By Clare Leighton, 1935
The moment for mowing has come. We go into the shed and look at our scythe. From the fields around comes the drone of the reaper, sending us almost to sleep with the bee-like hum, now nearer, now further, of its graduated waves of sound. Even the voice of the mower as he calls to his horses has a humming quality. So deeply are we under the spell of this drone that we have hardly the energy to think of our own mowing. The scythe seems heavy as we lift it from its hooks on the shed wall. If that soothing hum would only stop, we could brace ourselves to start. We linger and pause, and look about us, eager for any excuse to delay work. Perhaps the daffodil leaves are not as dead as we had imagined last evening in the half light? But when we go to the orchard to look, we see that there is no excuse for us, they lie crinkled and brown among the roots of the grasses.
The grasses undulate in the breeze, with the motion of a slight swell at sea. As we walk round the orchard, now facing, now backing the sun, they change colour; they are pale silver fawn with the sun full on them, and darker and redder against the sun’s light. And as the men and women in a vast crowd have their unremarked, individual beauty and character, moulded each in his own fashion, differing each from the other in shape and colouring, so are the grasses in the orchard composed of multitudinous varying forms, some frail and fine, some erect and sturdy, each with its own pattern of life.I look closer. Where the rapid glance perceived a mere shimmering stretch of fawn, I now see the cock’s foot grass, with violet-tinted flecks of pollen still sticking to its rough spikes; rye grass and vernal grass are light against brown plantain; the flowered green timothy grass smooth and erect, austere of form among the shaking, quivering totter grasses. Shorter, in this vast crowd, clump the ‘backbone’ grasses, familiar to us from our childhood’s game of ‘Tinker, Tailor’. Pale meadow soft grass and meadow poa add to the waving buff, a background to some still blossoming pink vetch. Aristocrat amidst this multitude stands the lovely yellow melilot, like a beauty in the market place. Burnt spire tells of seeding dock that we have overlooked on our weedings. Bladder of white campion looks strangely smooth against fringed grasses. At the far end of the grassland grows a white clot of moon-daisies. We did not dig the orchard land when we made our garden, merely cultivated the ground that surrounds each fruit-tree; so to-day it blossoms with stray lucerne and white clover, heritage from the days when it was pasture.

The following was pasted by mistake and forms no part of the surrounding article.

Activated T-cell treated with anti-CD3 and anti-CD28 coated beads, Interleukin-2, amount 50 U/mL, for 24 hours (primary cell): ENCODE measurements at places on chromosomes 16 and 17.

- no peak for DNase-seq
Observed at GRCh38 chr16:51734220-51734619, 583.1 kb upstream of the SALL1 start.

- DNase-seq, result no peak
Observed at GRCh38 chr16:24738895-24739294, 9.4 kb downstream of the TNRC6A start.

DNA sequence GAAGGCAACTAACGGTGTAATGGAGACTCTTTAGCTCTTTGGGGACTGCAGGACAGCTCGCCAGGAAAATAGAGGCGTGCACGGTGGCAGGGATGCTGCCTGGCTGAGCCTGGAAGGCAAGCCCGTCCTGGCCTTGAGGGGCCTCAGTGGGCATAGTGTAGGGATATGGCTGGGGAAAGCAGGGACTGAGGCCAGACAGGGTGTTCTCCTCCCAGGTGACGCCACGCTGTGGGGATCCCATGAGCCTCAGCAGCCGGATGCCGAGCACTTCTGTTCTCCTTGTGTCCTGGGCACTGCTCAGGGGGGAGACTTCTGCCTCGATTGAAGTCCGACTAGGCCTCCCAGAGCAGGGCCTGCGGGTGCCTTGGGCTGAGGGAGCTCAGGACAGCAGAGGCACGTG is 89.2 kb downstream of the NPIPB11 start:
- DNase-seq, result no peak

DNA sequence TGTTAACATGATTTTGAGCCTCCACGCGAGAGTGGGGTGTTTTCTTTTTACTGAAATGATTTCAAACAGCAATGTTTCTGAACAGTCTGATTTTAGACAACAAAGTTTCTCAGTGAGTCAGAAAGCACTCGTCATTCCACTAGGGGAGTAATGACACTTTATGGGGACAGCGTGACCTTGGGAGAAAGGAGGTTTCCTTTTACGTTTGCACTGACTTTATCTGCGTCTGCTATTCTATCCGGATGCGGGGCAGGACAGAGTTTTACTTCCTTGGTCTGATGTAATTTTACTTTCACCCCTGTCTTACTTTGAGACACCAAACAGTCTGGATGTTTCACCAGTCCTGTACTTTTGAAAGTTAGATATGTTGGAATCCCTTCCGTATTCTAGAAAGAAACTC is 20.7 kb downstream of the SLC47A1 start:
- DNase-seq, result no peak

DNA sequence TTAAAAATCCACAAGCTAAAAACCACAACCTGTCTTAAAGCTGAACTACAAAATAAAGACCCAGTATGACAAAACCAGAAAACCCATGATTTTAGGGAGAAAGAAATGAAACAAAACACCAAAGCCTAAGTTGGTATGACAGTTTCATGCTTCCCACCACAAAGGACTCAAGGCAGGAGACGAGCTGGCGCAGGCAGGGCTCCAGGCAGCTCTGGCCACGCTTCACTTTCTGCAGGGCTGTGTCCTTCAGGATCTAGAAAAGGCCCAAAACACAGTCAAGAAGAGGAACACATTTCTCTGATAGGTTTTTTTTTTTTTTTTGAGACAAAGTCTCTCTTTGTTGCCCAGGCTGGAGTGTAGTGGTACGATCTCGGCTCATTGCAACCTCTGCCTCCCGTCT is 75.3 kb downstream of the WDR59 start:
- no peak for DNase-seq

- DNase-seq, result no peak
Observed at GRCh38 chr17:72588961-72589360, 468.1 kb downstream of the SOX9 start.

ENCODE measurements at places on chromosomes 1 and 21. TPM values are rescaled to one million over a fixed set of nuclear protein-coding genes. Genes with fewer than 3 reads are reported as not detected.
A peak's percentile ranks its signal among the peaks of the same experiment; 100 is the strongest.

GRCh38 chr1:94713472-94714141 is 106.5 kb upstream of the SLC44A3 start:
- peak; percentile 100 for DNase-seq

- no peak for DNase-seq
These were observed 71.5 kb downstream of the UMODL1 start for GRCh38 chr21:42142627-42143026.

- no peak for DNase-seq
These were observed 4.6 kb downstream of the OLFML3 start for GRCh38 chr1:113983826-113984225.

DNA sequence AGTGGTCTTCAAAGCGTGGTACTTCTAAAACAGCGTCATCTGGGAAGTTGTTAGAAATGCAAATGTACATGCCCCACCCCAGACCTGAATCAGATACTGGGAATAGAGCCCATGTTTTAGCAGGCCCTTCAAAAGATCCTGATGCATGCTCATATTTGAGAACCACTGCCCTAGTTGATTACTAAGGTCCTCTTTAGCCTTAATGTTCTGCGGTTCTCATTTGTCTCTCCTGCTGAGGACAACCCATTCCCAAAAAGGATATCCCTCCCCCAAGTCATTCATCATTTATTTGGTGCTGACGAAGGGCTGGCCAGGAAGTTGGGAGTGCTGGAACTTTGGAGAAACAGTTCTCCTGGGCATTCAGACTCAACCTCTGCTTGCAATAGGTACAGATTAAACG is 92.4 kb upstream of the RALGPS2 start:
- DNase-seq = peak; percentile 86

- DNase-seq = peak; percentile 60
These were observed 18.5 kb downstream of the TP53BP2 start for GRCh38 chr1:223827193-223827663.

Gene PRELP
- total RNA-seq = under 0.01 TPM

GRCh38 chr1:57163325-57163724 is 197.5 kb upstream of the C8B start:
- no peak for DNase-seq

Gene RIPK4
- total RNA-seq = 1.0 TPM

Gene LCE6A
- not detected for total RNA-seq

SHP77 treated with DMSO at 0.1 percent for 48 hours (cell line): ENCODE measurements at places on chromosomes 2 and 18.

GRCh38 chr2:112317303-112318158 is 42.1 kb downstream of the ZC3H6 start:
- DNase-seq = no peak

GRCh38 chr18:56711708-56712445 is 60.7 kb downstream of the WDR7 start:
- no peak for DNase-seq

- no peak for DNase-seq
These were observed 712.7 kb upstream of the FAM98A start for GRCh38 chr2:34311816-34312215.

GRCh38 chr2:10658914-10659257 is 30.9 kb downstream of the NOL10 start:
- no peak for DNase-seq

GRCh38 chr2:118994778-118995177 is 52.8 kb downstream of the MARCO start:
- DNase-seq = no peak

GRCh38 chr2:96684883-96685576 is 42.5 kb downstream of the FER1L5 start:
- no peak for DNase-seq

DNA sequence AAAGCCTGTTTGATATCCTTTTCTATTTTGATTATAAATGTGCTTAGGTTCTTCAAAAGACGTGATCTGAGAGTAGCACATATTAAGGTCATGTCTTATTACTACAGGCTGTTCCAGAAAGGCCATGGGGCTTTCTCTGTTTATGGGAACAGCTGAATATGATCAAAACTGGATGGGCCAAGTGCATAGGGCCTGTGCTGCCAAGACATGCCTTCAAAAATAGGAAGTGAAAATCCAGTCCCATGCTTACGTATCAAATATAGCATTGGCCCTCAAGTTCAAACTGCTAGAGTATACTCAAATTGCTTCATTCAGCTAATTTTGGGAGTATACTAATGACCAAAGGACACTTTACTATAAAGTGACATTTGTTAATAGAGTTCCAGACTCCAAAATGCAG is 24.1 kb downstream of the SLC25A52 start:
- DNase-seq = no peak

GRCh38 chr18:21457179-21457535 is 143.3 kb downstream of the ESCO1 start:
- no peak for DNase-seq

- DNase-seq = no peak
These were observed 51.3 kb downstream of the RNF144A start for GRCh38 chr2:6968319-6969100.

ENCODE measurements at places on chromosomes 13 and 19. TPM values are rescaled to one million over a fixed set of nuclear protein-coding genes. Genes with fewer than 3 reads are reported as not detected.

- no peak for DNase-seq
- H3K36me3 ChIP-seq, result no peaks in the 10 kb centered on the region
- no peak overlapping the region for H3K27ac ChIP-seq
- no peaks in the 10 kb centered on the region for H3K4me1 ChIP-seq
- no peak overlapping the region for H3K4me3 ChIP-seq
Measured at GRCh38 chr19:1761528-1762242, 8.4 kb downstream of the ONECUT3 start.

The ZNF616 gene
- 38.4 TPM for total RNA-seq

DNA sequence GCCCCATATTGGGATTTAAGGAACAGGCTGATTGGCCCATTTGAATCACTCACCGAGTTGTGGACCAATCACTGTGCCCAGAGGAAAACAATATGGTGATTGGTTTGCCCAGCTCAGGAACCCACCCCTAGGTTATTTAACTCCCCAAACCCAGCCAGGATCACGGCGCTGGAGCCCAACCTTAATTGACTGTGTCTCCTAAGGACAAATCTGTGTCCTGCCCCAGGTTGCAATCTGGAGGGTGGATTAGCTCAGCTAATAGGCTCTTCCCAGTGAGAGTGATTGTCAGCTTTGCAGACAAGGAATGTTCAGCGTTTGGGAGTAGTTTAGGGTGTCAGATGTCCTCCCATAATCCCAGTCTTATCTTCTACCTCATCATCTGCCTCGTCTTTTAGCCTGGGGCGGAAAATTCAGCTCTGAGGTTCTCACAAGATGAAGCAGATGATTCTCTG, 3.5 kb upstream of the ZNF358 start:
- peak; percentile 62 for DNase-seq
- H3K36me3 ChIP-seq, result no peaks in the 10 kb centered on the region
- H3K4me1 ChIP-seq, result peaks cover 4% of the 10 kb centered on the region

Beneath these towering, tapering grasses, in the thick tangle of undergrowth, creep little yellow hop trefoil, and scarlet pimpernel. The gilt downy seeds of the goat’s beard lie low in the grass, seeking the earth. Below this carpet of flowering weeds are the dark homes of insects. Moss covers the nest of the wild bee, which hums in the short stemmed clover. Butterflies are a brown and blue mist among the grasses. Ripened vetch pods burst in the heat with sudden crackles.